The Morning Call (Sunday)

Husband’s left-behinds make yummy salad

- ASK AMY By Amy Dickinson askamy@amydickins­ Twitter@askingamy Dear Not His Mother: — A Retired Clergy — Worried Copyright 2023 by Amy Dickinson Distribute­d by Tribune Content Agency

I have a wonderful marriage of several decades with “Lance.”

In many ways, Lance holds up his end of the roommate bargain that comes with long-term partnershi­p. He cooks half the time, helps me in the garden (even though it’s my interest and not his), does his own laundry, etc.

All that said, he’s a terrible slob in the kitchen, and in ways that cause problems. He chops fruit for his breakfast and leaves the peels and rinds on the juice-soaked cutting board, slices pieces from the loaf of bread then leaves it out on the counter amid piles of crumbs, and leaves his meal leftovers in the sink.

I have tried everything, from reprimandi­ng him to cleaning up after him like he’s a toddler and I’m his mother, to ignoring it hoping he’ll see how bad it gets.

However I travel for work and am often gone for a few nights at a time — during which time the kitchen becomes a disaster.

Now we have fruit flies, house flies and mice. As I swept away the chopped nuts and dried fruit that didn’t make it into his oatmeal, a mouse dashed out from behind the fruit bowl, ran across the counter, then leapt behind the refrigerat­or.

I feel like I’m dealing with a messy, privileged toddler. I can’t afford a daily housekeepe­r, and I can’t seem to convince him that this is important, even as the mice leave trails of droppings behind them.

How do I get him to clean up after himself in the kitchen?

— Not His Mother

I admit to being a bit stumped for offering surefire solutions to this problem. I assume that readers will weigh in with their own suggestion­s.

My own idea is somewhat out there.

I suggest that you, yet again, describe this problem and outline both the health and hygiene issues, as well as the unfair burden this places on you. Tell your husband, “You’re so great about other things. I just don’t understand why this is such a block for you. Can you try harder to clean up after yourself in the kitchen?”

Listen for his explanatio­n and (hopefully) reassuranc­e. And then deliver your own consequenc­e. Tell him, “I’m so frustrated by this. The next time I find food waste festering on the counter and sink, I’m going to serve it to you as a salad.”

And then — when this happens again, scoop up all of the peelings, the leavings, the mouse dirt, put it all into a container (with a lid), and leave it on his plate. Draw a heart on a Post-it note and stick it on the lid. Nom nom!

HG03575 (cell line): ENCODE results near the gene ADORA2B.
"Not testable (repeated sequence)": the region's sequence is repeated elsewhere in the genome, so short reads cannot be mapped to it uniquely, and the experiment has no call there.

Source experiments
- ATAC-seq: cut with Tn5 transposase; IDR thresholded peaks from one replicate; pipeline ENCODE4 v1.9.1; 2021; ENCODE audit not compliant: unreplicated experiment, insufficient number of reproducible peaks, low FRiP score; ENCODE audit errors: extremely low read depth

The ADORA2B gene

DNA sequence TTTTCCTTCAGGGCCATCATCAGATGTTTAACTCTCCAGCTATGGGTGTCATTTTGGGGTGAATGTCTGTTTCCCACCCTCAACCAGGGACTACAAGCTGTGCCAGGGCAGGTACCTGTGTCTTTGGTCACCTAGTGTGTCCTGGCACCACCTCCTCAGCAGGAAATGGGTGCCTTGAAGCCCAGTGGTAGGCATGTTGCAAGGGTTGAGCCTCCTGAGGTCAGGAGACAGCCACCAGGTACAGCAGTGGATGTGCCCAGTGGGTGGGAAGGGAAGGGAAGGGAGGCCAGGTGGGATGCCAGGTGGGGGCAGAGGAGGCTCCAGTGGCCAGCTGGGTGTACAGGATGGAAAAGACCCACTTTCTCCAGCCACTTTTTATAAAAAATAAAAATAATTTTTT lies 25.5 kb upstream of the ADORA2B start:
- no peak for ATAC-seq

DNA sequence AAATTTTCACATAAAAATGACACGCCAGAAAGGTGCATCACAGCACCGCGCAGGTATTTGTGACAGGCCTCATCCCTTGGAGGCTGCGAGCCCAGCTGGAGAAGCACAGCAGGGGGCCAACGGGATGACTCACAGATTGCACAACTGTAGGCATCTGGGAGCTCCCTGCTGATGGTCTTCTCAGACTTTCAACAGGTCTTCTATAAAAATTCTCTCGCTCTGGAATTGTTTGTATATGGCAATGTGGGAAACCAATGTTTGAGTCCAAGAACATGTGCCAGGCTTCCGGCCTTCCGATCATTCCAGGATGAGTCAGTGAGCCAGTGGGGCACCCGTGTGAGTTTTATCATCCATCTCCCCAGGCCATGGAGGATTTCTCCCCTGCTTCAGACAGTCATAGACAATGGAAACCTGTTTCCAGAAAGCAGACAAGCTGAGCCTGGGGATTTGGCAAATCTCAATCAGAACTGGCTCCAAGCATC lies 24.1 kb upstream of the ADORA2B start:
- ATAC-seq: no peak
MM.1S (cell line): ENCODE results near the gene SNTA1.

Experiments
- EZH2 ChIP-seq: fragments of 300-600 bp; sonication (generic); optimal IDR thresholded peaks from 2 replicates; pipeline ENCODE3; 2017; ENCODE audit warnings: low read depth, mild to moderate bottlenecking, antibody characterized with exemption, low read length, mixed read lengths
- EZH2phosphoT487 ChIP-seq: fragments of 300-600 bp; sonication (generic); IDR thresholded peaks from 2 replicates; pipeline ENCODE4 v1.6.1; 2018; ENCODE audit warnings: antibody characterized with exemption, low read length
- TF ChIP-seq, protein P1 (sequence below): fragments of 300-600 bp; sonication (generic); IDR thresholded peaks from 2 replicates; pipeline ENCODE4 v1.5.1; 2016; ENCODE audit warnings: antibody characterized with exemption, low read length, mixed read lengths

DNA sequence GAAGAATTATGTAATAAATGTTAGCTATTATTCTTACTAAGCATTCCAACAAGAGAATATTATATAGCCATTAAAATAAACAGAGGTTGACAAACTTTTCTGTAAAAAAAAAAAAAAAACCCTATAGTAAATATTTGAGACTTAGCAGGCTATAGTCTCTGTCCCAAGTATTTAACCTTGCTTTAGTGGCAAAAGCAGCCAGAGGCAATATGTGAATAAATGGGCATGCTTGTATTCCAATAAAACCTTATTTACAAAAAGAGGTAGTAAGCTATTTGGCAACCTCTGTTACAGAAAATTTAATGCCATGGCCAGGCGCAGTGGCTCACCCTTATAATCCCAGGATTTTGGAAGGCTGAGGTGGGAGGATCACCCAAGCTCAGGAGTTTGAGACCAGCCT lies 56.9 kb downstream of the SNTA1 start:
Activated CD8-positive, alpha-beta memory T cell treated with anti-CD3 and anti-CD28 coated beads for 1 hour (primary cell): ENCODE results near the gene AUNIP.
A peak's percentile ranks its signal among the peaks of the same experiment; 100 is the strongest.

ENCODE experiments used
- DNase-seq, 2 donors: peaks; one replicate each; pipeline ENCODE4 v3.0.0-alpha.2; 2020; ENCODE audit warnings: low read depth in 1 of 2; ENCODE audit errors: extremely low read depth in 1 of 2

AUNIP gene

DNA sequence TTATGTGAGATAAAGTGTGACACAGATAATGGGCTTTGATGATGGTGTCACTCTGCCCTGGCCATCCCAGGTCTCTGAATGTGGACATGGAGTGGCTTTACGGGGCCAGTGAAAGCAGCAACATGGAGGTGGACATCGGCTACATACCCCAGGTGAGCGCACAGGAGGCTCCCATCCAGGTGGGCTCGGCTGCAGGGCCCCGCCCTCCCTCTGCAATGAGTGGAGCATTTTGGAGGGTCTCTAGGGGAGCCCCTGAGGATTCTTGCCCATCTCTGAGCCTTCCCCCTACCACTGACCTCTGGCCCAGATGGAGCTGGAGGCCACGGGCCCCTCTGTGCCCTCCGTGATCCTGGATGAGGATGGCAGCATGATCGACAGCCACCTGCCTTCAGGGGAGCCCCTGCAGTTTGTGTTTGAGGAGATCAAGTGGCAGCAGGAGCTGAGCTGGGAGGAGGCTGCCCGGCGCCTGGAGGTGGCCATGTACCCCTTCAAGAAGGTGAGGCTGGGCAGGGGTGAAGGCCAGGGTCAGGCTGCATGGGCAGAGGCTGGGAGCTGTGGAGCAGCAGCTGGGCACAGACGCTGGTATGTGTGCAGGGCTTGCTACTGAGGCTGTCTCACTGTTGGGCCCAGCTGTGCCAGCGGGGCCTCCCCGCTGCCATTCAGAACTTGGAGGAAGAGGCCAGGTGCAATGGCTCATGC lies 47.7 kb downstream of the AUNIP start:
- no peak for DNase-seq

Dear Amy: I’ve been retired from active clergy work for a few years now. When I entered parochial work, I looked forward to being a pastoral presence during the surroundin­g events. I had a very good reputation in this area.

However, as I look back, I am so very glad not to have to deal with the behind-the-scenes fights occurring at funerals.

For my very first funeral service, I stood in for a colleague who was out on an extended vacation.

At the gravesite, a health care provider suddenly let loose on the elderly widower, degrading him about his lack of caring for his wife. Fortunatel­y, my prior naval career (I am a combat vet) had provided experience in dealing with difficult people.

Afterward, I called the doctor who employed this person. A few days later, both I and the widower received an apology.

After more than 21 years of ministry I can say, sadly, that I can count on one hand the number of “good funerals.” After reading one of your latest columns, I realized how relieved I am not to have to “gear up” for what should be celebratio­ns of life.

Dear Retired: Funerals are high-stress events. I give credit to clergy and funeral directors who work so hard to try to keep the peace.

The letter from “MOB” really worried me. This Momzilla described her daughter’s very controllin­g fiancé. Her daughter is headed for real trouble if this wedding is allowed to take place.

Dear Amy:

“MOB” was a self-described “Momzilla” who also seemed extremely controllin­g. But no one (aside from the couple) can prevent a wedding from taking place.

Dear Worried:

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